» Project would span international boundary, but it’s unclear how immigration law would be upheld.
Counselors in both El Paso, Texas and Juarez, Mexico agreed this week to support the creation of a fixed-corridor transit line connecting their two cities. A new line, probably rail, could use existing bridges and track to reinforce a link that tens of thousands of people cross today in automobiles or by foot. An hour-long wait is common for Mexicans attempting to enter the United States. Other than speeding movement, however, there are few specifics offered about the project, which seems more of a pipe dream than a serious proposal.
The project’s ambition brings to mind the still-born effort to stage the 2016 Summer Olympics in San Diego and neighboring Tijuana. In that case, a local attempt at bi-national unity was superseded by higher level administrators who feared the logistical and political problems inherent in trying to run a Games in two different countries. It is not surprising that the San Diego Trolley terminates blocks from the international border, but goes no further. How would border crossings be arranged? How could illegal trafficking be prevented?
These same issues will probably prevent any El Paso-Juarez link from being built. The United States and Mexico have closed borders and a rail line connecting border cities would be difficult to build and even harder to operate. At the international crossing, customs officers would have to check the papers and baggage of every passenger on board, a time-consuming and invasive process well-known to anyone who’s ever taken a train between the U.S. and Canada. Riders would either have to leave the train or be questioned one-by-one on board by immigration officers. These procedures would eliminate many of the speed advantages of constructing a new transit link.
If the goal of a public transportation connection between two countries that don’t have open borders seems unrealistic, it at least says something about the openness of the people who live in the affected areas and their hope for better international relations. As long as prominent American commentators and policymakers remain antagonistic in reference to any relationship with Mexico, people will be waiting hours to cross the border with no rail option for decades to come.
The El Paso Times provides more details on the Juarez-El Paso project, demonstrating that the City of Juarez’s primary interest is in building a new line within Mexico, from the municipality’s airport, through downtown, to the border. A connection over the existing bridge into downtown El Paso is a future possibility, but only if U.S. customs officials approve the use of the link, with the problems discussed above and all. The project could be in service by 2013 if the $120 million corridor can compile enough financial and political support.
This information adds a realistic note to this idea for a new transit service: instead of emphasizing the border crossing as the important element of this line, the project’s main goal will be to get people from the south side of the city to the border, where they will be able to cross by foot into El Paso’s center city, which is just a few blocks away.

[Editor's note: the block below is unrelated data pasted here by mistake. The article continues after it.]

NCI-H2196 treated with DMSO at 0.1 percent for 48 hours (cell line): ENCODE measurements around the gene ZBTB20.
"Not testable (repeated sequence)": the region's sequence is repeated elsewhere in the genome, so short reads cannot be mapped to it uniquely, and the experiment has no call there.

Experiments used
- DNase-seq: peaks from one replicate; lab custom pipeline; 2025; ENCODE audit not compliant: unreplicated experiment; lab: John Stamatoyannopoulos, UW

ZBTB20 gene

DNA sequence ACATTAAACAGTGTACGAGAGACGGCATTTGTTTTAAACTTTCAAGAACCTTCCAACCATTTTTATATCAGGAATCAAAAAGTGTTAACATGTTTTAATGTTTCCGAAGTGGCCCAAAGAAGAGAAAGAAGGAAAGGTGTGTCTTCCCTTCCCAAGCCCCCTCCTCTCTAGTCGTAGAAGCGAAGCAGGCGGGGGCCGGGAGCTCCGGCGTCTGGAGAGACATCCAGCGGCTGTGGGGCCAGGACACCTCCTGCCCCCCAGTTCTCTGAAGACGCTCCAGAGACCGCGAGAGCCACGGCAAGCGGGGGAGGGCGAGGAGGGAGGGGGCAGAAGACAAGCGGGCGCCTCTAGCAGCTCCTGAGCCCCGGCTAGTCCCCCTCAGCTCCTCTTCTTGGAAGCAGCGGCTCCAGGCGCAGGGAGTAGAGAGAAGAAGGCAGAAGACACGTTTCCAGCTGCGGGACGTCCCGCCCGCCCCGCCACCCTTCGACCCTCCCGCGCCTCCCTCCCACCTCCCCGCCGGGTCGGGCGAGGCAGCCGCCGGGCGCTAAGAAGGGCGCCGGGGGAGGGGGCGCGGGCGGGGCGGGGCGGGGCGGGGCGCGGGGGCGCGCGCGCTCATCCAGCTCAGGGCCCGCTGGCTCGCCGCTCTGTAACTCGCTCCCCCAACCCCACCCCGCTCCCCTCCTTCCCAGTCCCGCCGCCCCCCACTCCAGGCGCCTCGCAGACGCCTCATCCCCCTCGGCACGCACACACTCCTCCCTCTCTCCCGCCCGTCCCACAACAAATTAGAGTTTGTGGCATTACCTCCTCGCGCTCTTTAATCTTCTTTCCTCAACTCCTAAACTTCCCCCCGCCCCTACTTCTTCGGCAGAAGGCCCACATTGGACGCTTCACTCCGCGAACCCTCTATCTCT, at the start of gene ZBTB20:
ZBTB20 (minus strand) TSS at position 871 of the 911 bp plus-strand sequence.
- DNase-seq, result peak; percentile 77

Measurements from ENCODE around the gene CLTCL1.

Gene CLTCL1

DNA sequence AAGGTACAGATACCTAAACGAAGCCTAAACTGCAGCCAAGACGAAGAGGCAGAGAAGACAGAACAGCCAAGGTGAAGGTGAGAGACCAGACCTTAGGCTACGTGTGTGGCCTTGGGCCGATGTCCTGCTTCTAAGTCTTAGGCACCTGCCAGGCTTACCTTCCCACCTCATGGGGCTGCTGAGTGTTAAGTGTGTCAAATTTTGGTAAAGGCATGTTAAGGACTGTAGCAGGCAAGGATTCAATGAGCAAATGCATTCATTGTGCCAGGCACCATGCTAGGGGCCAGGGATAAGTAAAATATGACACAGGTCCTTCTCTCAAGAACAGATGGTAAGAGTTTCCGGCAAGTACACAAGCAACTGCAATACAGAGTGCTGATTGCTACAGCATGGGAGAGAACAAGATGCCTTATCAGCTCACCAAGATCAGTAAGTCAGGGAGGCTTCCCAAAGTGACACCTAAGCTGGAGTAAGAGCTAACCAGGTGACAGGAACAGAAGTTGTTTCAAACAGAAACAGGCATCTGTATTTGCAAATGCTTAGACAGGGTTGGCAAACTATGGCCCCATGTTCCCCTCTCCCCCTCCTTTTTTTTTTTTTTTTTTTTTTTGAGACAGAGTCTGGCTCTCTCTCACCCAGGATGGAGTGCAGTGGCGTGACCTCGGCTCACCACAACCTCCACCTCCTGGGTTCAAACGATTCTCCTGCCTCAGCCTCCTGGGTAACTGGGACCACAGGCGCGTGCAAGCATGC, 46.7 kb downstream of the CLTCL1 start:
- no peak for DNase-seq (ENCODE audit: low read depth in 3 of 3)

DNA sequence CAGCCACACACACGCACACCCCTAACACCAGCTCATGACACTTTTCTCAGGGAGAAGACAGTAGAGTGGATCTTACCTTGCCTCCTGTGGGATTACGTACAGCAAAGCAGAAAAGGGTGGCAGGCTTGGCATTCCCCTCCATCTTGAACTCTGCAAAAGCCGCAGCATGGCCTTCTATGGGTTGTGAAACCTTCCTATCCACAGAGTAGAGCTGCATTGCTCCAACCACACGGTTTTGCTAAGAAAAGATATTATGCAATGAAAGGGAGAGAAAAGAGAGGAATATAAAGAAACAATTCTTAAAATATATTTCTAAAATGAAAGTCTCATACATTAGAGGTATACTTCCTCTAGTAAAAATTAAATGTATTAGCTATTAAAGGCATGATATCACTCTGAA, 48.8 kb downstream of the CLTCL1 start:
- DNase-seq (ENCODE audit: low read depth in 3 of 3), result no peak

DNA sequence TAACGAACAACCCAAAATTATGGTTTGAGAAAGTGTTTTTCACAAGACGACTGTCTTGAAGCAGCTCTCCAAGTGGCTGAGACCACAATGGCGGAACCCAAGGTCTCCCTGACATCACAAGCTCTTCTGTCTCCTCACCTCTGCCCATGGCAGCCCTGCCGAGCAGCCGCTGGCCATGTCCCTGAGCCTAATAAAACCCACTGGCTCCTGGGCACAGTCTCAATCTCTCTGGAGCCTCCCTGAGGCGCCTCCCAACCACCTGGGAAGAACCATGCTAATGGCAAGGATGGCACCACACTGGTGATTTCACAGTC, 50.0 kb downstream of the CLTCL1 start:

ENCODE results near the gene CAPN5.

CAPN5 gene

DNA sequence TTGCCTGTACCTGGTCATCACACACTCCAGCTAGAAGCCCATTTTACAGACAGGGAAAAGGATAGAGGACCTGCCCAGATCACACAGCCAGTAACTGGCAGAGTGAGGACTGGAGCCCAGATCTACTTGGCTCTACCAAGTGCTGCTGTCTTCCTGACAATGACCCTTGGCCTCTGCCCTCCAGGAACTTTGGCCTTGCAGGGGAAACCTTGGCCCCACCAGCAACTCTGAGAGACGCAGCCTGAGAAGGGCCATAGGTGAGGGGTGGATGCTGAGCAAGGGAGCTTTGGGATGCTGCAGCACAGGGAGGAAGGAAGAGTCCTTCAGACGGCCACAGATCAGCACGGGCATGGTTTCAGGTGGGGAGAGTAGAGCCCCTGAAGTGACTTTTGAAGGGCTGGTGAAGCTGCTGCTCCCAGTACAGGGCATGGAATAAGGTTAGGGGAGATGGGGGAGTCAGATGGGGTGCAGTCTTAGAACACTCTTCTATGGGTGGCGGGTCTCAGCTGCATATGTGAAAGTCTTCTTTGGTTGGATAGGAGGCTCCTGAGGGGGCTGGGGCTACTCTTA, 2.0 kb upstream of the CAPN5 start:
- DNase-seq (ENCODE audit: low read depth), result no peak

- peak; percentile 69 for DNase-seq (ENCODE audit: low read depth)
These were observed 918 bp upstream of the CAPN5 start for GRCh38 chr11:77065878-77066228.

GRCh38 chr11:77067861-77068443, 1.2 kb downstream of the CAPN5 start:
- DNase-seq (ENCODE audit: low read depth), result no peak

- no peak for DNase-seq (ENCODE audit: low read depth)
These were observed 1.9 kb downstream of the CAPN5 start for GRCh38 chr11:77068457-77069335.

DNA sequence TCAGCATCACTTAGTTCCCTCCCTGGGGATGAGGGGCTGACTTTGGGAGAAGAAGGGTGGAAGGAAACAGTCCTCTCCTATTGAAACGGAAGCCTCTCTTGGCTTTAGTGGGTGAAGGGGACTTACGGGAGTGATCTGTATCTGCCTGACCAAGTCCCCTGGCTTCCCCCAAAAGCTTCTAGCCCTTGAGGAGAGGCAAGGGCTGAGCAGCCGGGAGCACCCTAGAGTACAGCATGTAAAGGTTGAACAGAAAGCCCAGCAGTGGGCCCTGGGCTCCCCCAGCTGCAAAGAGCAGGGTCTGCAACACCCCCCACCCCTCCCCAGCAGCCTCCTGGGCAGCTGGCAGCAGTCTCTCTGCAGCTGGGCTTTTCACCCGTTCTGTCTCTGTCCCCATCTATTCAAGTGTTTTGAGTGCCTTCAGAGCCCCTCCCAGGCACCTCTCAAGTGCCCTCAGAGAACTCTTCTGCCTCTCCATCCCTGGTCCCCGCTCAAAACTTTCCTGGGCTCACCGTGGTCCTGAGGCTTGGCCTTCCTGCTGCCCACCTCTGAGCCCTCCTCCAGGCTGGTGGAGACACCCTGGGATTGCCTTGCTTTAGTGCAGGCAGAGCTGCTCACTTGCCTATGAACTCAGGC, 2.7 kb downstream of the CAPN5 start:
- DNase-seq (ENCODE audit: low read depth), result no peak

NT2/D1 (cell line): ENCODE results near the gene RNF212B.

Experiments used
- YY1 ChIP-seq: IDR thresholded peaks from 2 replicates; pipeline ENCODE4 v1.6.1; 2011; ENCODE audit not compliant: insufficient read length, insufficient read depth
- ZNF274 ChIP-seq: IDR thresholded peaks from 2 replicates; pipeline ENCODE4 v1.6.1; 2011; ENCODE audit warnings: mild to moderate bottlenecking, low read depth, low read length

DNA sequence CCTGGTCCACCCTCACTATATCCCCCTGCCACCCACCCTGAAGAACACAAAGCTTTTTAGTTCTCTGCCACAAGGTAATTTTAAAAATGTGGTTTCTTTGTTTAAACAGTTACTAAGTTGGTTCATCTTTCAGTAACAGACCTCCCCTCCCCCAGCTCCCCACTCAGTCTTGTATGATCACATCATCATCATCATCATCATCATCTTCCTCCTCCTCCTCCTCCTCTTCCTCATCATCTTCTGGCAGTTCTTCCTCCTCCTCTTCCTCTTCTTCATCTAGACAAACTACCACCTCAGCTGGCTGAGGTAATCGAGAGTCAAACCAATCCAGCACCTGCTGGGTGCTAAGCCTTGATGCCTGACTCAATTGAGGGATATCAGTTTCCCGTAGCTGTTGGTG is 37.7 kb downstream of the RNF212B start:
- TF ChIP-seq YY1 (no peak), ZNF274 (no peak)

Juarez officials also hope to eventually connect their city with the proposed Denver-El Paso commuter rail link, though that project’s future depends on the release of federal stimulus funds, something that is in no way guaranteed.
Image above: from the El Paso Times
14 replies on “El Paso and Juarez Plan Transit Link”
One option for border control could be a checkpoint in a dedicated terminal building on either side of the line (probably Mexico’s). That’s how the Badischer Bahnhof in Basel, Switzerland works — the station is considered German territory, and to exit the platform areas, one must pass through Swiss controls. Granted, the situation between Germany and Switzerland is very, *very* different than that between the U.S. and Mexico, but the system could work. (More on Badischer Bahnhof at http://bit.ly/Z4ain). Have people exit and board again on the other side. It sounds a bit silly, but it’s better than having no real transit options at all.
Is it really any more inefficient for a team of inspectors to check the papers of a group of people on a train than it is for them to inspect individual cars? The time an individual vehicle is being inspected would be higher with a train, obviously, but you wouldn’t be waiting in a line of cars at the border, so it may actually even out.
I like Anders idea. Essentially, creating something akin to what you see at an international airport — More specifically a Canadian airport where US customs are executed there before individuals head into a sterile area that is considered America for transit purposes. I think this is something that might work…
There are lots of places in the world where trains pass through non-open borders. When that occurs, travelers have to endure customs formalities–whether at the border crossing, or at an international terminal at the destination.